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Opinion | Can Hong Kong’s Resistance Win?



What do they see in China today? A factory for the world, to be sure. China has much more wealth and influence than it had three decades ago. Its economy interlocks with the world’s, and it aims to extend its reach through an ambitious “Belt and Road Initiative.” But its wealth was built on the backs of low-wage labor by rural migrants, unprotected by safety regulations, unions, a free press or rule of law.

Political power in China operates in ways that resemble the underworld. The strengths of the system are the speed and efficiency of its governing machine, which is well oiled by corruption, protected by a vast police system and has no competitors. Human beings? They are but its cogs. If humans have other wants or needs — like independent thinking, free expression or personal happiness — well, those are things for our rivals, the Western democracies, to pursue. The West’s production model is less efficient than ours. Ours has “Chinese characteristics.”

At root, the confrontation with the West is not about trade. It is about two fundamentally incompatible political systems, two different understandings of what modern civilization is. The Chinese government’s model of human sacrifice in service of the wealth and power of the state (and of the super-elite) inevitably conflicts with democratic ideals. Western governments and businesses that piggyback on China’s system in search of their own profit should remind themselves: To know that your actions harm human dignity and to go ahead and continue them anyway is the essence of iniquity.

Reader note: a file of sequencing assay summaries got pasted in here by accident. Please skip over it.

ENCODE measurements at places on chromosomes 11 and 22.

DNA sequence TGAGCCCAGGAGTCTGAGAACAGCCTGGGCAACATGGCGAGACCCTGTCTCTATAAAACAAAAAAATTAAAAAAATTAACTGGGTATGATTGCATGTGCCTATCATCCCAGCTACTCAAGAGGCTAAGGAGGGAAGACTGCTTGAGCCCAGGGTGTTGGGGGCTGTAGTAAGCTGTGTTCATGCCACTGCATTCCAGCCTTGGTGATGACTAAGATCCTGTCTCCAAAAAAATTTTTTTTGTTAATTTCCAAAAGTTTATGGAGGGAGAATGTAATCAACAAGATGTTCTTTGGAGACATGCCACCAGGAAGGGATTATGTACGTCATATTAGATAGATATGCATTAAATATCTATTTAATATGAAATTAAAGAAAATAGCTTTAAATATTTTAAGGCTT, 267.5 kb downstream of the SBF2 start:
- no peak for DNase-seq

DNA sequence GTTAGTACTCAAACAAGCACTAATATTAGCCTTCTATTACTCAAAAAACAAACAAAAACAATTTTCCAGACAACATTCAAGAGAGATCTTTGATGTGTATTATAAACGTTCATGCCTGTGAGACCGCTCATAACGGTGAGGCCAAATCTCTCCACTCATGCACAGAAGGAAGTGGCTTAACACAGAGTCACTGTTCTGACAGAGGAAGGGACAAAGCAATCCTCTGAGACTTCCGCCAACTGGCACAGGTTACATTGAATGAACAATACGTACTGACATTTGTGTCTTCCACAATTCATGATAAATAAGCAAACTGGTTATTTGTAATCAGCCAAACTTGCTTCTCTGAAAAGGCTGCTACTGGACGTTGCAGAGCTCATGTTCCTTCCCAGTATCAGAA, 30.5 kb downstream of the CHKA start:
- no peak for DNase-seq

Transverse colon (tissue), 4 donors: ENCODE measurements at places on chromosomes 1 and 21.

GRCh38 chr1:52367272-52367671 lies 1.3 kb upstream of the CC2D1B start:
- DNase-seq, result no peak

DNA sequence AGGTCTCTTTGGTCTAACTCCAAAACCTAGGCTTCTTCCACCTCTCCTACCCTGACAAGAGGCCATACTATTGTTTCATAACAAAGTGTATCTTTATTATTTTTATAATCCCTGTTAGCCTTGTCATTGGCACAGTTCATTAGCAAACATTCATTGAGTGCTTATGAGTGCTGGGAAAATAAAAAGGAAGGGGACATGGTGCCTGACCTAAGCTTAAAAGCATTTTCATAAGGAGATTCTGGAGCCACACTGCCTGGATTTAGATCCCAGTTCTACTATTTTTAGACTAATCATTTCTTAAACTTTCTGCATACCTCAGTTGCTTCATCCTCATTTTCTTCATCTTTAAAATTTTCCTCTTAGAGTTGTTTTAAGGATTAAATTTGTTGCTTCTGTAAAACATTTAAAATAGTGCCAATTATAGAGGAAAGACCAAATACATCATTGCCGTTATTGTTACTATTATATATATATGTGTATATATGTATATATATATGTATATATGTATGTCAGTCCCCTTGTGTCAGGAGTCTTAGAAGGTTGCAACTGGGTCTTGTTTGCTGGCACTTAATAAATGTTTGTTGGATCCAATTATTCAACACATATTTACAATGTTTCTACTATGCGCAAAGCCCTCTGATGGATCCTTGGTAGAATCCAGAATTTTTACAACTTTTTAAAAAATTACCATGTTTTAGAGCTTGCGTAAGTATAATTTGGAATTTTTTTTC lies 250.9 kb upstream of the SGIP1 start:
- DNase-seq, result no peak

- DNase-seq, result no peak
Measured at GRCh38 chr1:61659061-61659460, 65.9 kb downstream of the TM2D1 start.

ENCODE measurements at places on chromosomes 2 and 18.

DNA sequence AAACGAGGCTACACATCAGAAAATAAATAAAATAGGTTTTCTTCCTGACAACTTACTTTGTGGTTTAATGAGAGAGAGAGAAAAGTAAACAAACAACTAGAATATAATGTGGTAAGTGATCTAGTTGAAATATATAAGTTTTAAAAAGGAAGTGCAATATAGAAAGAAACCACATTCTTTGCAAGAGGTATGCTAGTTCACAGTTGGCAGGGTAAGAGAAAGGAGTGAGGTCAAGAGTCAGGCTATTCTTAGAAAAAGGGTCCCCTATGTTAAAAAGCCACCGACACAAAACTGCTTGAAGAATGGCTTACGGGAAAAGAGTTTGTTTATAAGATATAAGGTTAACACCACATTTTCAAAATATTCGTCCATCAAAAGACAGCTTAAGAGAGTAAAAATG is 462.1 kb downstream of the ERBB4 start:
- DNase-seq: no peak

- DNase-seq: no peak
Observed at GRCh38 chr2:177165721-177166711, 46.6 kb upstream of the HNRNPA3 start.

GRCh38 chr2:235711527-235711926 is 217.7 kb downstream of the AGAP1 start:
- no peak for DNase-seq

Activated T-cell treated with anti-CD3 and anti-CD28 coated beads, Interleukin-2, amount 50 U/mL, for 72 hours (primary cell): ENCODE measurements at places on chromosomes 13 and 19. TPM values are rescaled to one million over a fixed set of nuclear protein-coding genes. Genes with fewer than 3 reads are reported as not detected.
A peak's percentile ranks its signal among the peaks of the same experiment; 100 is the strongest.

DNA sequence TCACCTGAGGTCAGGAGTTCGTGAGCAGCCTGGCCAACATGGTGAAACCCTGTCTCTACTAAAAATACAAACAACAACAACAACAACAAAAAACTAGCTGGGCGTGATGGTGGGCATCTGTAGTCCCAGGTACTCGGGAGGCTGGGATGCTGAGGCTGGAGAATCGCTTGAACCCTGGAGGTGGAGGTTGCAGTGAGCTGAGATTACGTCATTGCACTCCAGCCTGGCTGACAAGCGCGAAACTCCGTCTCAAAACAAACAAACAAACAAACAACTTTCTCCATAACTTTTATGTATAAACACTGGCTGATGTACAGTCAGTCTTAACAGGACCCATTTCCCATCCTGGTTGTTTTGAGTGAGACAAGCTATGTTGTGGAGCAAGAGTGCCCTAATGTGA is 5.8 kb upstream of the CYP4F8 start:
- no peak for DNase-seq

The youth of Hong Kong, who have grown up well informed by the internet, are keenly aware of the stark alternatives before them. They are accustomed to freedom, personal rights and access to information. They know what they want, what they are defending and the nature of the opposition they face. They have watched the freedoms of Hong Kong — in the media, education, housing, commerce and elsewhere — slowly slip away, and they know that the Communist Party stops at nothing in pursuing its interests.

Hong Kong’s legal autonomy, which is at stake in the extradition bill, seems to them perhaps the last autumn leaf on their tree before a harsh winter sets in. They know what that winter looks like: arbitrary arrest, secret detention and contempt for facts, fairness and justice. Lose the present battle and all will be lost, they feel. Lose and they, like people in Tibet, Xinjiang and the mainland democracy movement, will live under persecution and attack and have no recourse.

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